Below are links for the workshops we will be conducting over the next two months.

 

Cincinnati, OH May 21, 2015 – App Builder & Biomedical Workshop
http://www.comsol.com/events/id/45911

 

Independence, OH June 4, 2015 – App Builder & Biomedical Workshop

http://www.comsol.com/events/id/46351

 

As founding members of the COMSOL Certified Consultants program we combine our expertise in COMSOL Multiphysics® and our ability to extend its functionality with our in-depth knowledge of physics, mechanics, computational science and real world processes to a wide range of applications. Our desire in these free workshops is to help each attendee discover how together AltaSim and COMSOL can help them solve their challenging design problems in new ways that will have an impact on their business.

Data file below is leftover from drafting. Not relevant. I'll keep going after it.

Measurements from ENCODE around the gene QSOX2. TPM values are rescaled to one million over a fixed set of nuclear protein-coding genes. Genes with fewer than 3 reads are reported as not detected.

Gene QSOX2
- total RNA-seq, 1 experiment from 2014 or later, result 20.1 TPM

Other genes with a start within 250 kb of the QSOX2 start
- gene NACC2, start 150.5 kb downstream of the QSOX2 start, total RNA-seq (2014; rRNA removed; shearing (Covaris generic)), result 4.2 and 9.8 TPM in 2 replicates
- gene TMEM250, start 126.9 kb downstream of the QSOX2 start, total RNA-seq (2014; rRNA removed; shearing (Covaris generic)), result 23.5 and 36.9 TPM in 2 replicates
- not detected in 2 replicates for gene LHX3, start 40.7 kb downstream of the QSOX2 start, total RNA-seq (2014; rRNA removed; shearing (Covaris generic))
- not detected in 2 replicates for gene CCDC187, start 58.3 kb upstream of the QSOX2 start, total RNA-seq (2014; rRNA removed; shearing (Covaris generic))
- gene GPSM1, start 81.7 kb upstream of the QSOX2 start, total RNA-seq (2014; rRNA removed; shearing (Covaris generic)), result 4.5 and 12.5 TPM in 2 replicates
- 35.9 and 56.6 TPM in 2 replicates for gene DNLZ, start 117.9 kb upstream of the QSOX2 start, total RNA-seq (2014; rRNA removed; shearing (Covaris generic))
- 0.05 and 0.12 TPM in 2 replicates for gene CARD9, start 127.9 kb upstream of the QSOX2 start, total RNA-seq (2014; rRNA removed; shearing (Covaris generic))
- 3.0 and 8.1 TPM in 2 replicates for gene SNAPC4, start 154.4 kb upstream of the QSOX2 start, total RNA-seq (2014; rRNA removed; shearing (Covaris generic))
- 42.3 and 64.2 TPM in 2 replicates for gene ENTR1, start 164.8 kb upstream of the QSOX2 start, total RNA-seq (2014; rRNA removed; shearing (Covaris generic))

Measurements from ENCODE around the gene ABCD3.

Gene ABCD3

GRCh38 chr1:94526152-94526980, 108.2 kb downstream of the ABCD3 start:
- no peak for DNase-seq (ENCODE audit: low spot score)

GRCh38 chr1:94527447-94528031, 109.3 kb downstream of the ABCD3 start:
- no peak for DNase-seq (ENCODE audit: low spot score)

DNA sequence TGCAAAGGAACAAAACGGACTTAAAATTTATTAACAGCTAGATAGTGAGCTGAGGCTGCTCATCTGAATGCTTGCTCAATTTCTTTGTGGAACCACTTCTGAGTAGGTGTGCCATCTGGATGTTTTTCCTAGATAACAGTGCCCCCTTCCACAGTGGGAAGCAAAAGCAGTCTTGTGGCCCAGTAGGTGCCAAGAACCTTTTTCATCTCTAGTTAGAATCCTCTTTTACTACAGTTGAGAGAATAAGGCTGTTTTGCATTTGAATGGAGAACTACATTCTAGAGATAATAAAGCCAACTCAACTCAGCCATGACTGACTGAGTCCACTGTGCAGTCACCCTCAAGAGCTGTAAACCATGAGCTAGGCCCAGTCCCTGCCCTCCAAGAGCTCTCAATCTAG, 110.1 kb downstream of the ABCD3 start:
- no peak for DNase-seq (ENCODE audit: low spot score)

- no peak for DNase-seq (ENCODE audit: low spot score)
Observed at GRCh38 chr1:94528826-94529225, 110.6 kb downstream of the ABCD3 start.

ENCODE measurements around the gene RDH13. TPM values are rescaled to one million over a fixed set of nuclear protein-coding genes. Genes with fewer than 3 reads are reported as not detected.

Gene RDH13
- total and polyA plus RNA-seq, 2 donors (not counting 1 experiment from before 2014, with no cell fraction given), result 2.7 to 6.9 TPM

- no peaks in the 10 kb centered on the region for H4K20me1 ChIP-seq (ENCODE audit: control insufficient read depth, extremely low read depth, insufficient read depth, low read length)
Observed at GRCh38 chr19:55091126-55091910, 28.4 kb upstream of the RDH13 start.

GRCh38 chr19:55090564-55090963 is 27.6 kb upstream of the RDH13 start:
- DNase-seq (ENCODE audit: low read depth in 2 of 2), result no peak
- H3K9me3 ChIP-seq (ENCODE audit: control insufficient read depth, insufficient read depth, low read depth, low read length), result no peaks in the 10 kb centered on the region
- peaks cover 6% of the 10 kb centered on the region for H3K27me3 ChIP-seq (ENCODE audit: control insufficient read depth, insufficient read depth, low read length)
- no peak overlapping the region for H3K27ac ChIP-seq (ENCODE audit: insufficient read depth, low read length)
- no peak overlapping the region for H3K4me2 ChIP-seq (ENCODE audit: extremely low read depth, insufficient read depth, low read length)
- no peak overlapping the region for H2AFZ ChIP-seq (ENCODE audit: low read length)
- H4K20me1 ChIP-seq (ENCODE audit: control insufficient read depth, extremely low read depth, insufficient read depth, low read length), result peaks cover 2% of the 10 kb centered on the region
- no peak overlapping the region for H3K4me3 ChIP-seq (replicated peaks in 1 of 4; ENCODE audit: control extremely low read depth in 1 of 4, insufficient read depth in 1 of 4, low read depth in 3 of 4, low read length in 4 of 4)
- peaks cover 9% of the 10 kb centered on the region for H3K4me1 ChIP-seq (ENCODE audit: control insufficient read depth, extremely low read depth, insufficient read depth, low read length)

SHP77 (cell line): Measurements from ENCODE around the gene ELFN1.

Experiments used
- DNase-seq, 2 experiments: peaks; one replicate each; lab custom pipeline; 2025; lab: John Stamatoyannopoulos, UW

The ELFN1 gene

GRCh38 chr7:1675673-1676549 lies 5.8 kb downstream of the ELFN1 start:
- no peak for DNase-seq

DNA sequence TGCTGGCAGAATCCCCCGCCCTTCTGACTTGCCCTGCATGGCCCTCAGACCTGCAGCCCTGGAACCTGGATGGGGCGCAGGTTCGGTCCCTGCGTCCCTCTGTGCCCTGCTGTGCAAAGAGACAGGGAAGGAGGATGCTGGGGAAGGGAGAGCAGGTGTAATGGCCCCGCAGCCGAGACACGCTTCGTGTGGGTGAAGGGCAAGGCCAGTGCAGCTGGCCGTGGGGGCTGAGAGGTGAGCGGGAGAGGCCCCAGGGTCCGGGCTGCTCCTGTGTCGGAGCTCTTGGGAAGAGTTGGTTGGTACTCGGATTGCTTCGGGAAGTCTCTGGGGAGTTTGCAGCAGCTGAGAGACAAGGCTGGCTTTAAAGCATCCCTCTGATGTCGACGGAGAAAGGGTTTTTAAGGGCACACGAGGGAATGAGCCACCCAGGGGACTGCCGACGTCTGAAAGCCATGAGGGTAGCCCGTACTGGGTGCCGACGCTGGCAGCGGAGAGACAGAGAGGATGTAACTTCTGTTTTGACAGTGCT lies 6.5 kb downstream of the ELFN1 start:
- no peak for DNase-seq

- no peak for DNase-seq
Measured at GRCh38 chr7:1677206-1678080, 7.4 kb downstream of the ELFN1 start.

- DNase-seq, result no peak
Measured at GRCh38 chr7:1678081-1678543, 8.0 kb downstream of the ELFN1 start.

We will provide additional information about upcoming workshops through our monthly email newsletter. If you would like to receive this information directly in your email, then subscribe by entering your name and email address in the “Newsletter Registration” section on the right side of the webpage.

 

Training & Teaching Helps Us Grow

Training & Teaching Helps Us Grow

 

One of the Core Values we keep coming back to is #6 – “Courage of our Convictions.” Taking into consideration our other Core Values, we understand it is a fine line we walk when we communicate confidence in our authority to operate our business and act boldly to grow the business and serve our customers. Simply saying “we want to serve our customers” does not really mean anything unless we back it up with actions. That is precisely why we dig around and look for COMSOL Tips & Tricks to share often – monthly if possible. In case you missed them, below are several links you can use to access previously shared Tips & Tricks. Our desire is that you would benefit and grow in your ability to solve using COMSOL Multiphysics®.